1 Glutaraldehyde; 2 Chitosan; 3 quantum dots; 4 Streptavidin horseradish peroxidase; 5 biotin-H1; 6 DNA tetrahedron-structured aptamer; 7 bipolar electrode; 8 cyanine dye probe DNA; 9 6-Mercapto-1-hexanol; 10 cadmium sulfide semiconductor; 11 Hairpin probe 1; 12 Methylene blue reference probe.
Table 2. Recovery experiment of OTA in coffee samples.
Table 2. Recovery experiment of OTA in coffee samples.
Added (ng/mL)Detected (ng/mL)Average (ng/mL)Recovery (%)Average (%)RSD (%)
0.0010.0010.001101.56897.4863.636
0.00195.187
0.00195.703
10.9801.00697.981100.6034.214
1.055105.495
0.98398.334
10097.57595.78497.57595.7841.735
95.48895.488
94.29194.291
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Li, L.; Wang, X.; Chen, J.; Huang, T.; Cao, H.; Liu, X. A Novel Electrochemiluminescence Immunosensor Based on Resonance Energy Transfer between g-CN and NU-1000(Zr) for Ultrasensitive Detection of Ochratoxin A in Coffee. Foods 2023, 12, 707. https://doi.org/10.3390/foods12040707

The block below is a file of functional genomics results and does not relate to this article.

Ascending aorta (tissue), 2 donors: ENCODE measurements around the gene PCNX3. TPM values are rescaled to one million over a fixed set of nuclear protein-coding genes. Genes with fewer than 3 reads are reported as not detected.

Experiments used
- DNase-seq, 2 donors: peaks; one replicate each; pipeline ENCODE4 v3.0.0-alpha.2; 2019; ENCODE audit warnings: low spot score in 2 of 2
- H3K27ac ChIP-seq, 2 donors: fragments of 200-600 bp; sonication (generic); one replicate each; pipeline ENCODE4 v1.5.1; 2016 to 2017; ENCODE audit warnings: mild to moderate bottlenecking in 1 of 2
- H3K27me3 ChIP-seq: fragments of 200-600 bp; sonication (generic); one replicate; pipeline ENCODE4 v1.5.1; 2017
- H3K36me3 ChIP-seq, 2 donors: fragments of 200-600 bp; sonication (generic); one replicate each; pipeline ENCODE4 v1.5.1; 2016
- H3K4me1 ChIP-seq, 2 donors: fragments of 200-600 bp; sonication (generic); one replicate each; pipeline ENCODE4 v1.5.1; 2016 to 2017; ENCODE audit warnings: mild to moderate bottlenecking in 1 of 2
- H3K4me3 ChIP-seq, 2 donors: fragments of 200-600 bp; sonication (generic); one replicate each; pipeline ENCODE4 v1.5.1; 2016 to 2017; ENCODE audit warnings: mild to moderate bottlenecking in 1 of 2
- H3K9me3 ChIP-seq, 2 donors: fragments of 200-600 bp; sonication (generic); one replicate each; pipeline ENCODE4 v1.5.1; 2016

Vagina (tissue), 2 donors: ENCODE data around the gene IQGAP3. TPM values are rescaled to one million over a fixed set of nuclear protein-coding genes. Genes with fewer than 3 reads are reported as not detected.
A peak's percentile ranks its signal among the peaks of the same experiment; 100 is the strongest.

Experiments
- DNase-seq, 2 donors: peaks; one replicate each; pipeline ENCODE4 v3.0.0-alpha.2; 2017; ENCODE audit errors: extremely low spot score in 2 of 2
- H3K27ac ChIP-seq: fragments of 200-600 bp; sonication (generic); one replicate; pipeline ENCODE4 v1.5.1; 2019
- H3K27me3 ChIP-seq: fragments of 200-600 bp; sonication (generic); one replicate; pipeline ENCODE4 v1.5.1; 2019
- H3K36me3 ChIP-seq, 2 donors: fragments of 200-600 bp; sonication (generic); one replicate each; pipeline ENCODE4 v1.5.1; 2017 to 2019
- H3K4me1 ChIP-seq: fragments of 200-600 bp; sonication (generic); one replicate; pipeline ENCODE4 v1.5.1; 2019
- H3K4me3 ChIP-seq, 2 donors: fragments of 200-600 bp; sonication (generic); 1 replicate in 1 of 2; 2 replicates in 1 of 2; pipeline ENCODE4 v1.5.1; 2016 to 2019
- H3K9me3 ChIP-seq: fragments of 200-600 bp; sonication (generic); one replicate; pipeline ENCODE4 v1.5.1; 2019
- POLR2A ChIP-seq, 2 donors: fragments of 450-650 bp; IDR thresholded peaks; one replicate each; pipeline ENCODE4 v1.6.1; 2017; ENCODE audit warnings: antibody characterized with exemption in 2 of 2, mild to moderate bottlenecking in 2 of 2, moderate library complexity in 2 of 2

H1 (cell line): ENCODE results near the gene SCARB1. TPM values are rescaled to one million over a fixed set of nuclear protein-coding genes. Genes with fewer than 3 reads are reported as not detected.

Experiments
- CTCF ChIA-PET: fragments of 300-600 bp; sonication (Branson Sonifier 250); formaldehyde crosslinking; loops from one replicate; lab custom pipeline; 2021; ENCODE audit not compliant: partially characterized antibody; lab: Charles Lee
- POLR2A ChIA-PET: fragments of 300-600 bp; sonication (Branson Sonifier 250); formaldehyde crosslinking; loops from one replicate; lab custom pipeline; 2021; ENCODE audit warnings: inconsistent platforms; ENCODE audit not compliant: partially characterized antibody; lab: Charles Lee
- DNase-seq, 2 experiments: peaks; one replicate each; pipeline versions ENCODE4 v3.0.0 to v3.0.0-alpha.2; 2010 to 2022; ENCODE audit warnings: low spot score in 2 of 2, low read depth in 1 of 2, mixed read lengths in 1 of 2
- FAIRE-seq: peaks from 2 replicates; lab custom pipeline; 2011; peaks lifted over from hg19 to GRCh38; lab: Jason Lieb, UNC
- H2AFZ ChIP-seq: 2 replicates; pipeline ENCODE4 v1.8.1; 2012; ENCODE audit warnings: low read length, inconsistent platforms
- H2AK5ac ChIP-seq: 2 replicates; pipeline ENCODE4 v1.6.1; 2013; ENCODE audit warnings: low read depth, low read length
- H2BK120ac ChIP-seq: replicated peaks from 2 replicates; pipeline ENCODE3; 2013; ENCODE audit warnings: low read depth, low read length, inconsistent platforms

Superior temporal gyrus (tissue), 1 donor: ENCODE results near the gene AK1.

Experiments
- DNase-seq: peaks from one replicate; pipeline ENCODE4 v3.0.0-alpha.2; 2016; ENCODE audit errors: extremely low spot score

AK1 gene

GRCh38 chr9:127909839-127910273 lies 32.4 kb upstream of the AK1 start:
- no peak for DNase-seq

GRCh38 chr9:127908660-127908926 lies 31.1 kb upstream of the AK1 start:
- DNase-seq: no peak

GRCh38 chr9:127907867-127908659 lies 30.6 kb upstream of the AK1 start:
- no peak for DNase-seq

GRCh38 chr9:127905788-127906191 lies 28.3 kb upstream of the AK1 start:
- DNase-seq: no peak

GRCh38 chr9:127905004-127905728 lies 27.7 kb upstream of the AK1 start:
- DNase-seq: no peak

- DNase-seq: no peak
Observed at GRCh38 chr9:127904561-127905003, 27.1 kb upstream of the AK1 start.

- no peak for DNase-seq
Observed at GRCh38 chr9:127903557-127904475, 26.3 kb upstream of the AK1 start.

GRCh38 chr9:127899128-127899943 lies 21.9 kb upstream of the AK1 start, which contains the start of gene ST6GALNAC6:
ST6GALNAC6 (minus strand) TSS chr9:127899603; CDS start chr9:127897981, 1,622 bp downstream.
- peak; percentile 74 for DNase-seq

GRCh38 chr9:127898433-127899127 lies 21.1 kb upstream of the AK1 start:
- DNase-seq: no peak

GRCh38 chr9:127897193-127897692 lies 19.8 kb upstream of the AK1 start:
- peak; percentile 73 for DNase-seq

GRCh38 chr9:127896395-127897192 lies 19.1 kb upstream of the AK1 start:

AMA Style

Li L, Wang X, Chen J, Huang T, Cao H, Liu X. A Novel Electrochemiluminescence Immunosensor Based on Resonance Energy Transfer between g-CN and NU-1000(Zr) for Ultrasensitive Detection of Ochratoxin A in Coffee. Foods. 2023; 12(4):707. https://doi.org/10.3390/foods12040707

Chicago/Turabian Style

Li, Linzhi, Xiaofeng Wang, Jian Chen, Tianzeng Huang, Hongmei Cao, and Xing Liu. 2023. "A Novel Electrochemiluminescence Immunosensor Based on Resonance Energy Transfer between g-CN and NU-1000(Zr) for Ultrasensitive Detection of Ochratoxin A in Coffee" Foods 12, no. 4: 707. https://doi.org/10.3390/foods12040707